I would rather see more people eat mostly vegetarian and be as thoughtful about their diet as that author is, than have a huge, insurmountable, judgemental divide between "proper" vegans and vegetarians and "everyone else". The fact of the matter is that the author is flexible with his diet when he is in a place which does not practically allow him a suitable vegetarian diet, and it's entirely understandable. I don't truly know how much non-vegetarian food I consumed whilst living in Russia. I did my best, querying people on ingredients and translating unknown products as best I could, but I'm sure I wasn't infallible.

If you have an issue with him claiming the term "vegetarian" that's one thing, but to flat-out argue that anyone who doesn't eat 100% vegetarian or vegan is just being lazy, well, that's just small-minded. He offers several examples of times when eating vegetarian just wasn't a possibility for him. Perhaps in his place you would have insulted your host and conjured up a righteously vegan meal of grass, but he does the best that he can under the circumstances and I'm not about to slate him for it.

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I see these as excuses to not make a real effort.

Not everyone lives thinks in black and white terms like that.  Not everyone even wants to be a vegan but would like to be as close to vegan or vegetarian as possible.  Granted I will agree with you that they shouldn't call themselves "vegetarian".   However, they probably could do without your judgement.  Why would they join your lifestyle if you call them lazy?

For you, I and other people that call themselves vegan to go places unprepared might be lazy, I give you that.

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I'm not a world traveler but once American airlines did nothing with my request for vegan food...yes I did complain....and it was a 13 hour flight to Toykyo.....I wasn't vegan then, only requested vegan food as I ate 95% vegan at that time and compromised.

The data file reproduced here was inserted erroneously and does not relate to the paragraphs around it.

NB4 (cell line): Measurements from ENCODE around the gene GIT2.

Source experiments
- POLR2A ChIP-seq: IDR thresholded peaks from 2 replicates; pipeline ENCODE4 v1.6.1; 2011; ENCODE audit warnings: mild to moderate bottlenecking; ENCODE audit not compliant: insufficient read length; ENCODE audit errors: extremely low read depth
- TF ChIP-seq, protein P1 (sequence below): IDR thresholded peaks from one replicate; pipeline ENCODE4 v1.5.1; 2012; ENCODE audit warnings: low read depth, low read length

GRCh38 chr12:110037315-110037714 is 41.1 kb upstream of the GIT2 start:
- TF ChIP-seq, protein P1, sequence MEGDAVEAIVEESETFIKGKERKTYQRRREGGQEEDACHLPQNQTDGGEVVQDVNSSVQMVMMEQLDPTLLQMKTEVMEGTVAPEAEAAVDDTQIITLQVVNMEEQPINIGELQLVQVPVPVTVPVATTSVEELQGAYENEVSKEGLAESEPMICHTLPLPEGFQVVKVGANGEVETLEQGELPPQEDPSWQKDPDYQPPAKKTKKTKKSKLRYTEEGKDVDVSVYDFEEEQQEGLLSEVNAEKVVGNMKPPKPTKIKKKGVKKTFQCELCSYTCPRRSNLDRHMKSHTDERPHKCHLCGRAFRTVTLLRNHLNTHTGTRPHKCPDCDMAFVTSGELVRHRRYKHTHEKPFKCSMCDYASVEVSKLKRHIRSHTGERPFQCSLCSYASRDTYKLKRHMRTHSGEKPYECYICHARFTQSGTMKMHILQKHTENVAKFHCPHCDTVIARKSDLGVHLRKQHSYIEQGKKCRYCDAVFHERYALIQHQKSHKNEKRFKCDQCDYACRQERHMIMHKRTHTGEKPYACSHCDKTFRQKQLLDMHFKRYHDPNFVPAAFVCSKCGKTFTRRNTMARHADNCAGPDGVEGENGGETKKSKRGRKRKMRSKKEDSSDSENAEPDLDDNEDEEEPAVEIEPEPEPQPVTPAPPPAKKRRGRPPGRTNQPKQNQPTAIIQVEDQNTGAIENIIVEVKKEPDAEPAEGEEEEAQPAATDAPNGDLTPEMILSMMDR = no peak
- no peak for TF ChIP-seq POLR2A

When I went to India I was vegan, I unexpectedly ended my trip early and it took 36 hours to go home.  When in a layover in Bumfuck India I had a choice to make regarding nonvegan food or not eat for approximately 8 hours until I got to the airport in Dehli.  

I always travel with Cliff bars and such.

People do sometimes find themselves in situations where the choice is to starve or eat.  Ethical radical vegans like most of us are on this board would starve and I admire that.  But people whom are 99% vegan who screw up every once in a while shouldn't be judged if they've tried.

Naturally this is my opinion and I respect everyones views.  

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Tweety - I regularly make the trip from the UK to Canada and my airline are very good about the food they provide. I was appalled flying from Calgary to Boston over the summer, there was so little choice of food and little of it vegetarian. I think my dinner ended up being the little bag of carrot sticks and Doritos - miserable!

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I think black and white thinking is obsolete. (is that a black and white statement?)
I think it can lead to a "your with us or your against us" kinda thing. That mentality is just damaging to everyone. I would have been vegan much sooner if someone approached me with ideas and options, rather then assaulted me with judgments. 
If someone is being lazy. applaud the areas where they aren't being lazy, and give them alternatives for when they are. 
living by labels and definitions doesn't help your cause.

but hey, that's just me rambling

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I wouldn't blatantly eat something i knew to be meat or dairy while traveling or whatever... I would just do the best I could in that situation... I probably wouldn't even stress over all the ingredients that "might" be in my food... Whatever, do your best and I don't see what the big deal is, but I really could give a rats ass if people get offended because I don't want to shove their animal food in my face... I find that to be against my values and ethics and to eat a turkey sandwich cause there's "nothing else" is kinda dumb... Plan ahead